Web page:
Using livestock as seed dispersal agents may be an effective method for increasing species diversity on degraded and previously seeded rangelands. We quantified seed passage and recovery rates, and post-passage germinability of Wyoming big sagebrush (Artemisia tridentata Nutt. ssp. wyomingensis Beetle & Young), bottlebrush squirreltail (Elymus elymoides [Raf.] Swezey), and gooseberry globemallow (Sphaeralcea grossulariaefolia [H. & A.] Rydb.) by feeding Holstein heifers seeds of each species at 3 levels (15,000; 30,000; and 60,000 seeds) over a period of 3 weeks. One-kg fecal samples were collected 1, 2, 3, and 4 days after seed ingestion. Undamaged seeds were extracted from the samples and tested for germinability. Globemallow had the highest percentage of recovered, undamaged seed, followed by squirreltail and sagebrush. Globemallow and sagebrush seed passage was highest on Day 1, after which seed numbers dropped sharply. Squirreltail passage and recovery were more consistent through time, with higher seed recovery at lower seed feeding levels. Post-passage germinability was highest for squirreltail and globemallow on Day 1. Sagebrush germination was negligible. Differences in physical seed properties (size, shape, and seed coat) likely influenced interspecies variation in passage, recovery, and germinability. Globemallow and squirreltail seeds may be suited for livestock dispersal, but sagebrush seeds are not.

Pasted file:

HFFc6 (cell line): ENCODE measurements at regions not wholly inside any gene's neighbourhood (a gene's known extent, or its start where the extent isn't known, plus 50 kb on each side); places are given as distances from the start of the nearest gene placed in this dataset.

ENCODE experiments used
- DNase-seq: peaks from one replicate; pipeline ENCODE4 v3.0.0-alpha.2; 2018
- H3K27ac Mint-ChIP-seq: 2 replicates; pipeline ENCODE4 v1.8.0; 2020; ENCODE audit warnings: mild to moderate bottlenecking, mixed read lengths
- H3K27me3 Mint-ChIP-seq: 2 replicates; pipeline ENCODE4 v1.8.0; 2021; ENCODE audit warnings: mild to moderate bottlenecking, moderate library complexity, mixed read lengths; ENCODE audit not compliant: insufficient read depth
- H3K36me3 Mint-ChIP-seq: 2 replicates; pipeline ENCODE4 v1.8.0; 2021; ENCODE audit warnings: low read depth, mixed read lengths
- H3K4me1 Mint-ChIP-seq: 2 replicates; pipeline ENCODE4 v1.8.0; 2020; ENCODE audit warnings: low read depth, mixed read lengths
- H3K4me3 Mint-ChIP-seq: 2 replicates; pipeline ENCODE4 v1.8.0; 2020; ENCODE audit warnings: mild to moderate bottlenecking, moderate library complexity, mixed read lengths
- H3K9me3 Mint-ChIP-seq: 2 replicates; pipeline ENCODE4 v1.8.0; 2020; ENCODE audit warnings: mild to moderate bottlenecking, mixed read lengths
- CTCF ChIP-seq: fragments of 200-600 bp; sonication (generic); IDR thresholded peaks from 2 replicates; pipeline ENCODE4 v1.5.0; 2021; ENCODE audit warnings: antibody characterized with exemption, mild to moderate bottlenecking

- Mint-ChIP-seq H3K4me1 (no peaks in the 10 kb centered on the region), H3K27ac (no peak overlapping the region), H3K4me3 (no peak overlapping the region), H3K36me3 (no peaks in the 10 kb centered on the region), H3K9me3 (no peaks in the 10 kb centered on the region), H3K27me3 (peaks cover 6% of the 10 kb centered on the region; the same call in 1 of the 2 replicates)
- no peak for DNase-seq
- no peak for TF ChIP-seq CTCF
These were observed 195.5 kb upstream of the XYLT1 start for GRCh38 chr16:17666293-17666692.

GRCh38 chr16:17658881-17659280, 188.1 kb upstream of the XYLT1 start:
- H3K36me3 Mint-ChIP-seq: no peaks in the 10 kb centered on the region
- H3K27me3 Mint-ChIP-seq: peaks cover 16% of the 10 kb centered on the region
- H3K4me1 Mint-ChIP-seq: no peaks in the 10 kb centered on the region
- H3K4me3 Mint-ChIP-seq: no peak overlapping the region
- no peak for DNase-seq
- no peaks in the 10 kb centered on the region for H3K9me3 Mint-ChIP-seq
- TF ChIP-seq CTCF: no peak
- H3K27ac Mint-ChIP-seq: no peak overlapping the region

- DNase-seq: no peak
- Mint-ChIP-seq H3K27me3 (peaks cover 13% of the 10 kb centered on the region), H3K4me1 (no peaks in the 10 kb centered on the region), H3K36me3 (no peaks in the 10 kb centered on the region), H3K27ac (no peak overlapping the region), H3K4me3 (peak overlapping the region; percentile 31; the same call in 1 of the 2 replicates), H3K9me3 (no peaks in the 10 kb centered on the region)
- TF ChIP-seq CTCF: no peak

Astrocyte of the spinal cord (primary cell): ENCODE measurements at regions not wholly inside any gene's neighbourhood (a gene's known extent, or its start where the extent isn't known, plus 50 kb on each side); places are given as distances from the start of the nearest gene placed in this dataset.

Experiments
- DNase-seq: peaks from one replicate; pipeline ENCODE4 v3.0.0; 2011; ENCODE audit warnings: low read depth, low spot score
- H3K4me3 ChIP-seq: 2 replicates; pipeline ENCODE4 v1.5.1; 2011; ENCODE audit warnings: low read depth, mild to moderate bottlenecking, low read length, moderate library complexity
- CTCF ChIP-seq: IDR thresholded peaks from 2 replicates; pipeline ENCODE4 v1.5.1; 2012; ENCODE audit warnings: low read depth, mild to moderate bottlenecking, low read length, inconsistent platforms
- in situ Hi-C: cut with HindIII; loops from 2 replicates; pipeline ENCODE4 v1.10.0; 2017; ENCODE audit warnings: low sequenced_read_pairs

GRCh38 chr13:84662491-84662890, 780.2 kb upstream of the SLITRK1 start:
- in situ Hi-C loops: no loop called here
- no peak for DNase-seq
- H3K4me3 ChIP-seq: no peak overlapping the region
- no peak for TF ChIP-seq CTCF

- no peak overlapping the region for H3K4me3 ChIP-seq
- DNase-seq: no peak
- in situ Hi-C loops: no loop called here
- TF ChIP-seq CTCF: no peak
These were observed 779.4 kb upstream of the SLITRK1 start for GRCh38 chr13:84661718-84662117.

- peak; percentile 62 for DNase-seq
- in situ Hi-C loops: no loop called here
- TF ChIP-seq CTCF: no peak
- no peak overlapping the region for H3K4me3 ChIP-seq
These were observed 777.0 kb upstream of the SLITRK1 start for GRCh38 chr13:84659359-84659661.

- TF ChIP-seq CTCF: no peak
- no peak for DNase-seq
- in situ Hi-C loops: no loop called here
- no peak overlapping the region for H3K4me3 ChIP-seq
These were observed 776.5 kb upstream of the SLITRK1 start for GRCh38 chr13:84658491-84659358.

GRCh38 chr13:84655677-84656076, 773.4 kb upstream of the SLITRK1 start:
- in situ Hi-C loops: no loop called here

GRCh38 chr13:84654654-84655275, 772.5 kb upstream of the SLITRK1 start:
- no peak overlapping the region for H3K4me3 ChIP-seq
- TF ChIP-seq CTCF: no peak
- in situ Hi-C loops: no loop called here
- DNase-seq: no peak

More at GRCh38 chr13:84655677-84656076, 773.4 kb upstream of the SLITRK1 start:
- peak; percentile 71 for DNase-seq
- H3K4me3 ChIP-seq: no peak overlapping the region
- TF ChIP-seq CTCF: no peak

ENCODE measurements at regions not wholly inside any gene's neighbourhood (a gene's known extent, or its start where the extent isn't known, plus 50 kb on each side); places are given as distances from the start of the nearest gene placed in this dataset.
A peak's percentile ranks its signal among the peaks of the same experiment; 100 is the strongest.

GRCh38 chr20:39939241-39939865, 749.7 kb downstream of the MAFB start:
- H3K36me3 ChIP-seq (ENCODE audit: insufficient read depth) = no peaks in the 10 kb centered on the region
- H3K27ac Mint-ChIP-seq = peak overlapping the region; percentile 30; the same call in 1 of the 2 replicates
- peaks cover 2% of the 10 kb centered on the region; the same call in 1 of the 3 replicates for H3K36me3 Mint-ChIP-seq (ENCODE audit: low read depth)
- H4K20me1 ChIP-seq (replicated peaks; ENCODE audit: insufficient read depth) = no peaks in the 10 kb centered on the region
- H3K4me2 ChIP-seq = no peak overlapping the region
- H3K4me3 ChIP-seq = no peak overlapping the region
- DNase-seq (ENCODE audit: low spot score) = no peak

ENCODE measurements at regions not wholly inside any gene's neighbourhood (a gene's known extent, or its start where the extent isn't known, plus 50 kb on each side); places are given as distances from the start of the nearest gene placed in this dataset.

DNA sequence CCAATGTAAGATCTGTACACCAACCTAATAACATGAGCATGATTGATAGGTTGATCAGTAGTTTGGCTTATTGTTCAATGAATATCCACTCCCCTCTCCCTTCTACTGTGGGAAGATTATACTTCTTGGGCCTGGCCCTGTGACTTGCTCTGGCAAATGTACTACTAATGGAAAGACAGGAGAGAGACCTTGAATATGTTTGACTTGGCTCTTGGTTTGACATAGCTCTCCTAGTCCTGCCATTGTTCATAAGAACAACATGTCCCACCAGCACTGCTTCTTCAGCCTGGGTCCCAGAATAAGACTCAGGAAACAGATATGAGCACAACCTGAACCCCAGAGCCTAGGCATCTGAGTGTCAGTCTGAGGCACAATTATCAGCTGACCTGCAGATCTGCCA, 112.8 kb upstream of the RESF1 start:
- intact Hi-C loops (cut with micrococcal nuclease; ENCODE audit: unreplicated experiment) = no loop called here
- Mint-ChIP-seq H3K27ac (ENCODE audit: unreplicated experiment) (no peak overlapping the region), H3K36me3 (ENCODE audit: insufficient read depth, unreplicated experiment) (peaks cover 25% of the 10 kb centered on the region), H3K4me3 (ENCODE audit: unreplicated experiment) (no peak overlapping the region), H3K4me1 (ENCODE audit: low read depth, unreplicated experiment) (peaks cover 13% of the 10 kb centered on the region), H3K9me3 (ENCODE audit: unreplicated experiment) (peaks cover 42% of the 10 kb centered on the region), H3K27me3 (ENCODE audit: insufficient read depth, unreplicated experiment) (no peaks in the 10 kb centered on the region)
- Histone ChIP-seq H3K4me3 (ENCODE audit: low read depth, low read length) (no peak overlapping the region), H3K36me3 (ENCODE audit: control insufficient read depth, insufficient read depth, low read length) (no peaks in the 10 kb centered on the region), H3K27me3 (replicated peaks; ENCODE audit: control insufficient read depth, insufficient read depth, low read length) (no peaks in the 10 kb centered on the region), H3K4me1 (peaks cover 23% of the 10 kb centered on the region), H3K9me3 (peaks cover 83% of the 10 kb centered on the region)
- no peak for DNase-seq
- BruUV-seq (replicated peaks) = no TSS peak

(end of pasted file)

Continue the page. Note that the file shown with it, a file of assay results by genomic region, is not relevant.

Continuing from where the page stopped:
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Vol. 66 • No. 1